[ d e e p P u r . p l e ) The Highway Star

Ian Gillan looked fantastic

My second date on the tour, and much better seats, weather, and venue. Nugent came out and did a vastly different set than in Chicago, and had the locals eating out his hand. It almost seems as if he's been hired as a cheerleader to get the audience primed, and he does his job VERY well, and this coming from a non Nugent fan. The flaming arrow closed the show, and the roadies converged on the stage with lightning efficiency to dismantle the stage even before Nuge's guitar stopped feeding back. About 20 minutes later, Purple hit the stage and broke into "Woman From Tokyo". It was still light outside, and people were still streaming in and milling around the pavilion. It wasn't until about halfway through the set that Purple started to get everyone's undivided attention.

Before I go any further, I just wanted to make comment on the number of young people at this show. Teenagers to early 20's bracket. And not just the ones with their parents, either. It's amazing to me the appeal of the music of not just Purple, but the other acts, to the younger generation. It's sad that this generation is so devoid of good bands, but great that Purple and others are still being discovered. In 20 years time, these people will be telling their children that they got to see Deep Purple live to great envy (LOL)! The setlist was the general, with "Sometimes I Feel Like Screaming" and "No One Came" in the set tonight. No "Knocking...." or "Pictures Of Home". "Fools" seemed to be lost on the audience until it was over, when the crowd came to life and gave a standing ovation so I guess they WERE listening after all. Jon did an amazing solo in "When A Blind Man Cries", and again a great reaction for Jon after the solo. Ditto for Steve.

What really brought the audience in was Steve's classic radio shtick, which included: "I Can't Explain", "Whole Lotta Love", "Sweet Home Alabama", and several others I can't recall off the top. [Someone else can - see below. Rasmus] Of course, "Smoke" brought the place down, as did "Hush" and "Highway Star". Purple could have played another hour at this point and no one would have minded.

Ian Gillan looked fantastic and his voice has not been this strong in years. He almost broke once during the end of the set, and that was after he had been powering along all night. A couple of his screams got an ovation in their own right ("Woman From Tokyo" comes to mind). I think everyone was pleased that he still "has it". Fabulous job.

Skynyrd didn't do too much for me as I've never been a big fan. Ricky Medlock from Blackfoot is now a member, and I was looking real forward to seeing and hearing him. I got half. Three guitarists are just too much, and so Medlock was left to mug with the audience and run from side to side of the stage most of the set, presumably because the other members of Skynyrd are too fat to move themselves. He's a great player on his own, but at least he has a steady job, and that's something. I hope he puts a solo act together someday so I can see him REALLY stretch out, because he's a good one.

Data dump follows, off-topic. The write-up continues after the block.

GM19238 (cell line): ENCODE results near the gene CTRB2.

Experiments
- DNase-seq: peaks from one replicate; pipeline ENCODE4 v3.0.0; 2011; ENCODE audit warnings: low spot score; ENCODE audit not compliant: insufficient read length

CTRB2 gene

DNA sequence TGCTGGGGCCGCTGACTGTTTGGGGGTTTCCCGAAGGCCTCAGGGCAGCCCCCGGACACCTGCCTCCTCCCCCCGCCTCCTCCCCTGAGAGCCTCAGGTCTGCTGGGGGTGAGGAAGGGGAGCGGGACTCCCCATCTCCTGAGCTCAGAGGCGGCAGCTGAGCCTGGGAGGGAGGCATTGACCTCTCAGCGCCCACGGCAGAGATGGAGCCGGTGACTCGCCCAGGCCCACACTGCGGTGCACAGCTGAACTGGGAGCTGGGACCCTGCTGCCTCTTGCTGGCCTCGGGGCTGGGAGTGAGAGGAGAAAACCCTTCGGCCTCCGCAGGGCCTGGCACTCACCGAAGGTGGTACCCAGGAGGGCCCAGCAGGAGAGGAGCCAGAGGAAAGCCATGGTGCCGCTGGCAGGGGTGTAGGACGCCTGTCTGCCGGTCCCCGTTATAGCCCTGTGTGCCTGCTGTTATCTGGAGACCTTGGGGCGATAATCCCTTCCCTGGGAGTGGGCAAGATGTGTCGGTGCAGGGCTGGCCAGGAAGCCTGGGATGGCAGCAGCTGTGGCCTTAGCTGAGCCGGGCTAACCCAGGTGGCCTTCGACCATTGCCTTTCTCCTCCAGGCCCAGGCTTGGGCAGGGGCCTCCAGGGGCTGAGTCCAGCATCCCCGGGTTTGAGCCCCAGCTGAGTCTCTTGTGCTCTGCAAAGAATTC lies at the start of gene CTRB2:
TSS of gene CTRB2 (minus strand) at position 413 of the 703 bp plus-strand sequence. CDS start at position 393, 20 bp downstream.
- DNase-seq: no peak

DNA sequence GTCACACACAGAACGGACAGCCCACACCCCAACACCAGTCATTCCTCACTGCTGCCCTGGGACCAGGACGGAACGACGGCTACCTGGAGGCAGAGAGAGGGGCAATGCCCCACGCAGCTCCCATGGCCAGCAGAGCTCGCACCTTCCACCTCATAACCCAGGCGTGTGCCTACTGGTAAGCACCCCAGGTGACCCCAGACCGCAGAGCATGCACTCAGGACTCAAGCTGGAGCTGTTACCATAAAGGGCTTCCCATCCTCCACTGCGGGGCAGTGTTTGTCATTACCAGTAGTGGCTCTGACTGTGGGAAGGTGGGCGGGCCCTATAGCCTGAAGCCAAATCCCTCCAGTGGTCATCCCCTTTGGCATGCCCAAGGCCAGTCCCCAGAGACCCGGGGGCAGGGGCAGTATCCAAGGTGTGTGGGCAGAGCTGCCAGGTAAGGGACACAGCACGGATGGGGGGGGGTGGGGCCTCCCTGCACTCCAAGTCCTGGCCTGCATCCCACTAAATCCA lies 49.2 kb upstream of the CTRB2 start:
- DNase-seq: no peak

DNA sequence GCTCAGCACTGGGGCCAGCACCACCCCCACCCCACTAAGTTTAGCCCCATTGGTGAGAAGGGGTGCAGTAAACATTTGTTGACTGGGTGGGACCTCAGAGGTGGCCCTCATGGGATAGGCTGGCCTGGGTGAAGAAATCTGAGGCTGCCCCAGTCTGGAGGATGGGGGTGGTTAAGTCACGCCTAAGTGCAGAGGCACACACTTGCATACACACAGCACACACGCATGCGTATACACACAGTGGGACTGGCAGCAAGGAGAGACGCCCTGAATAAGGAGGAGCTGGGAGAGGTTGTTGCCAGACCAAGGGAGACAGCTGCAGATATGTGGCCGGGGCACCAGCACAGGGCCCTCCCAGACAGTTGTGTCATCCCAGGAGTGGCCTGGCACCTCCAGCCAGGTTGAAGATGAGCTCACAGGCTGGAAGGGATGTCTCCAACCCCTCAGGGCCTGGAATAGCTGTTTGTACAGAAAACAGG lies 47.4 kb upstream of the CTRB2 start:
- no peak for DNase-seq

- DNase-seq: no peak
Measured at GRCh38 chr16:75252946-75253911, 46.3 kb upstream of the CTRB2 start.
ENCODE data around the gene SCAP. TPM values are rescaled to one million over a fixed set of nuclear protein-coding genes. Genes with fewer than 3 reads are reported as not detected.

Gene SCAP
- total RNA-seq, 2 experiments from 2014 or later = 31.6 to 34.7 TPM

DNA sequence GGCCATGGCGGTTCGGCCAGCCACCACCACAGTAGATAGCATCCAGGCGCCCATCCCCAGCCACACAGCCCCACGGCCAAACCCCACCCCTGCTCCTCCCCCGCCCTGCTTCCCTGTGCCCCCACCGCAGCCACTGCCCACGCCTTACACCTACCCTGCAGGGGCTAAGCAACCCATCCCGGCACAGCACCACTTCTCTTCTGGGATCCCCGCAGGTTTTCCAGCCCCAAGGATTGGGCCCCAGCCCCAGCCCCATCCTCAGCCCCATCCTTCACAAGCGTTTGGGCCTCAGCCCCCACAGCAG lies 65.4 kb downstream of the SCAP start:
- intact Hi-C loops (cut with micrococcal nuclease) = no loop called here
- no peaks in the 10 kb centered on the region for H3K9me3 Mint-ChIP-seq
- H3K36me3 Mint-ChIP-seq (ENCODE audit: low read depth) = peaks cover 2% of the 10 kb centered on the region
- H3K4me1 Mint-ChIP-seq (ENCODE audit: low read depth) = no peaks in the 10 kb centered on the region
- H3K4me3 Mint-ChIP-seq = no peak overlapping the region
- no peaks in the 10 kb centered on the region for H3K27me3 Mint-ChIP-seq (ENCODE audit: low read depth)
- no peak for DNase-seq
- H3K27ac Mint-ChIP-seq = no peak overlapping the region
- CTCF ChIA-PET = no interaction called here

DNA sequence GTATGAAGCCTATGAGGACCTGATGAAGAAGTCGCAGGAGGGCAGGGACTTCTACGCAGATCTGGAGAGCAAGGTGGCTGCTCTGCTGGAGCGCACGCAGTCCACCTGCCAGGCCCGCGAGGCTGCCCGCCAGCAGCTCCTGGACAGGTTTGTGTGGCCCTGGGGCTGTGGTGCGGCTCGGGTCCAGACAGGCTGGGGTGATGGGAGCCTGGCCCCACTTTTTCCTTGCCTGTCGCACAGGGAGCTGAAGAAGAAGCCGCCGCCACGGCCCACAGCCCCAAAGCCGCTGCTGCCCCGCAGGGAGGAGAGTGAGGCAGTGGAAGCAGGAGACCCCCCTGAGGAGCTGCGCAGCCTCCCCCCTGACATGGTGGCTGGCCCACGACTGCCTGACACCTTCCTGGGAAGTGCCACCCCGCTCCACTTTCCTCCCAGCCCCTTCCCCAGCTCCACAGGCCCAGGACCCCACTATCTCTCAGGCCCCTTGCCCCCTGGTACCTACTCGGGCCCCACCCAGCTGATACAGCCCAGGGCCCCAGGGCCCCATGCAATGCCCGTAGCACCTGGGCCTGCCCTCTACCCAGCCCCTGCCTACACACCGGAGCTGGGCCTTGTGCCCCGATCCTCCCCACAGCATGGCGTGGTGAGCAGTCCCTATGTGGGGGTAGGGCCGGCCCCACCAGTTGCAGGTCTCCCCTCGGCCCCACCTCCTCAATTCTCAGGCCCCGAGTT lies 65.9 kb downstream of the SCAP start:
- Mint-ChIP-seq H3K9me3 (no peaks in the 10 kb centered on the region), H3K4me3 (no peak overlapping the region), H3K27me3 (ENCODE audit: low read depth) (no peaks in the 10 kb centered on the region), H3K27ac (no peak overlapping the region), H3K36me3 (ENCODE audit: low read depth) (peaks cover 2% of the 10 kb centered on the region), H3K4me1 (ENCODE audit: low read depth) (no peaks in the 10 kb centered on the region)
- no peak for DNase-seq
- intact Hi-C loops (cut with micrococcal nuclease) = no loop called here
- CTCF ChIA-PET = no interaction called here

Set list was:
"Woman From Tokyo"
"Ted" (which went down real well, and was well known)
"Sometimes I Feel Like Screaming"
"No One Came"
"Perfect Strangers" (with extended intro)
"When A Blind Man Cries"

"Highway Star"

Merchandise now included last year's "Concerto" programs and t-shirts, as well as left overs from the Australian dates and videos (including a fully autographed "Total Abandon" video for $30). The Australian shirts were only $20 and were sold out by the end of the night. The Bootleg Box was $5 higher than at the Chicago show at $80. None of the new CD's/DVD's were evident, sadly.

The real drawback with the band now is that they are a "classic rock band". The absence of new material drives this home. There's little spontaneity with the band anymore, and it's just a bit too slick for my tastes. Some say it's the shortness of the set, but the "Made In Japan" shows were only 80 minutes, so that's not it. Purple's audience today only wants to hear the hits and that's their prerogative, but it's a bit of a letdown knowing that the oldies are just going to be recycled until the day comes when they do hang it up, which I don't feel will happen in the foreseeable future (barring something catastrophic). Even the forthcoming DVD is still the same old. There's no rush to go back into the studio because live releases are much cheaper to produce and have more of a profit ratio than a proper studio LP. I don't begrudge Purple for doing that. Even at their age they are capable of outplaying the new bands coming out and there's still a young audience that are getting to see Purple in the flesh playing a top notch set. There's just not much need for me to trek out and see them or buy the new releases as it's the same thing I've already got.

That being said, I've got second row for tomorrow night in Columbus, and I'm looking forward to seeing Purple up close, one last time!

Chris Parsons

The forgotten riff in the solo medley was "Mr. Tambourine Man" (Byrds Version). I couldn't improve upon Chris' review if I tried. DP was awesome!

Miguel Rath Forero

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